Federal Appeals Court Ruling Raises Doubts About Rulings Against Redskins Trademarks
In June 2014, the Trademark Trial and Appeal Board, a part of the U.S. Patent And Trademark Office that handles adjudication of patent and trademark disputes, ruled that the trademarks of the Washington Redskins, which had been granted way back in the 1960s, were invalid because they violated statutory provisions that prohibits trademarks that are disparaging to racial and minority groups. As I noted at the time, the ruling was troubling on several levels, including both the seemingly obvious First Amendment issues involved, the property rights issue created by the Redskins’ interest in the value of their trademarks, and the fact that the board was seeking to apply 21st Century standards to a trademark decision made more than fifty years in the past. Notwithstanding these arguments, earlier this year a U.S. District Court Judge in Virginia upheld the decision in a ruling that largely accepted the Board’s findings regarding the alleged disparaging nature of the trademarks. That case is now under appeal, but a separate ruling from the Court of Appeals for the Federal Circuit in an unrelated case appears to provide the Redskins with a strong legal argument against the Board’s decision, and to suggest that the attempt to revoke the team’s trademarks cannot withstanding legal scrutiny:
In a ruling that could bolster the Washington Redskins’ legal case to keep the registered trademarks to their name, a federal appeals court struck down part of a law Tuesday that let the government reject trademarks it deemed offensive or disparaging to others.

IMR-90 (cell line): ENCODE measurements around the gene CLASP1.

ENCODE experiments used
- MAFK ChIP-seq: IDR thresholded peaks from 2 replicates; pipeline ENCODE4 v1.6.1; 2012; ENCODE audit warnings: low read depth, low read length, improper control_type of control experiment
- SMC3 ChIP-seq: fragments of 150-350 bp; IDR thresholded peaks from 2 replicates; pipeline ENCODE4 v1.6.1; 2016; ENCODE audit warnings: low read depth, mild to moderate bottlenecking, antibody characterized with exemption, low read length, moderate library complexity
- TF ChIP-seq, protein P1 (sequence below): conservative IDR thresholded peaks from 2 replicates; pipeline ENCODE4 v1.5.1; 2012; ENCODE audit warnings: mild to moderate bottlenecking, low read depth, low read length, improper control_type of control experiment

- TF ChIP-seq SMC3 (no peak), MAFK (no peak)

The United States Court of Appeals for the Federal Circuit in Washington made the ruling in a case involving an Asian-American dance-rock band that sought to register a trademark for its provocative name, the Slants. The court said the First Amendment “forbids government regulators to deny registration because they find the speech likely to offend others.”
Writing for the majority, Kimberly A. Moore, a judge on the appeals court, said: “It is a bedrock principle underlying the First Amendment that the government may not penalize private speech merely because it disapproves of the message it conveys.”
The ruling overturned a previous decision by a three-judge panel of the court that had upheld the United States Patent and Trademark Office’s rejection of the band’s application.
And it was viewed as a something of a victory by the Redskins. “We’re pleased with the decision,” said Lisa Blatt, a partner at Arnold & Porter who is part of the Redskins’ legal team.